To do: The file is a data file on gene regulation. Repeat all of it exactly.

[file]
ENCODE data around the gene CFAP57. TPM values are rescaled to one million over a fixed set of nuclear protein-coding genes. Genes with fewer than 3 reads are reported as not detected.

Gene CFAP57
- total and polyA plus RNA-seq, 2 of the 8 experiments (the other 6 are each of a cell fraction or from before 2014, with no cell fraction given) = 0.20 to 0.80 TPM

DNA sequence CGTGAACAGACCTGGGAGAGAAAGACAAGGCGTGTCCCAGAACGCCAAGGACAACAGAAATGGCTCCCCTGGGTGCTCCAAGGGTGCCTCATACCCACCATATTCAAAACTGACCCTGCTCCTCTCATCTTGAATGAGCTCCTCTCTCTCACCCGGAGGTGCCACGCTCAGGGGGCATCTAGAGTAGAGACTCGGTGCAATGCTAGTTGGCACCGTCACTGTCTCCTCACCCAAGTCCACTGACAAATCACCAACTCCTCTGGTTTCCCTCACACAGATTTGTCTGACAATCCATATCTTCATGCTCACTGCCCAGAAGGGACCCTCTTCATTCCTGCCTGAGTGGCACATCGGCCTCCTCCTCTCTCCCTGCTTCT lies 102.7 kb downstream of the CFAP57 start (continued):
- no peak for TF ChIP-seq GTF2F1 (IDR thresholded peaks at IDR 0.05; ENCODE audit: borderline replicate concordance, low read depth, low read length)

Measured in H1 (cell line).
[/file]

ENCODE data around the gene CFAP57. TPM values are rescaled to one million over a fixed set of nuclear protein-coding genes. Genes with fewer than 3 reads are reported as not detected.

Gene CFAP57
- total and polyA plus RNA-seq, 2 of the 8 experiments (the other 6 are each of a cell fraction or from before 2014, with no cell fraction given) = 0.20 to 0.80 TPM

DNA sequence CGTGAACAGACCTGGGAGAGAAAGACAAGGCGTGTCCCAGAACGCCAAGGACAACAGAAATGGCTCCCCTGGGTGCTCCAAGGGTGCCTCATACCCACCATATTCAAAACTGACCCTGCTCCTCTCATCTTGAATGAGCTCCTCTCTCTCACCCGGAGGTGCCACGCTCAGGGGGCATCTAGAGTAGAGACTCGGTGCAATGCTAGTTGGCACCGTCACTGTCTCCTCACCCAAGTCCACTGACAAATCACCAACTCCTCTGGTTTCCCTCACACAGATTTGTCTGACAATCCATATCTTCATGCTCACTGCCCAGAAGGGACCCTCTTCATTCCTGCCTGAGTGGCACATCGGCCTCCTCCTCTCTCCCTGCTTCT lies 102.7 kb downstream of the CFAP57 start (continued):
- no peak for TF ChIP-seq GTF2F1 (IDR thresholded peaks at IDR 0.05; ENCODE audit: borderline replicate concordance, low read depth, low read length)

Measured in H1 (cell line).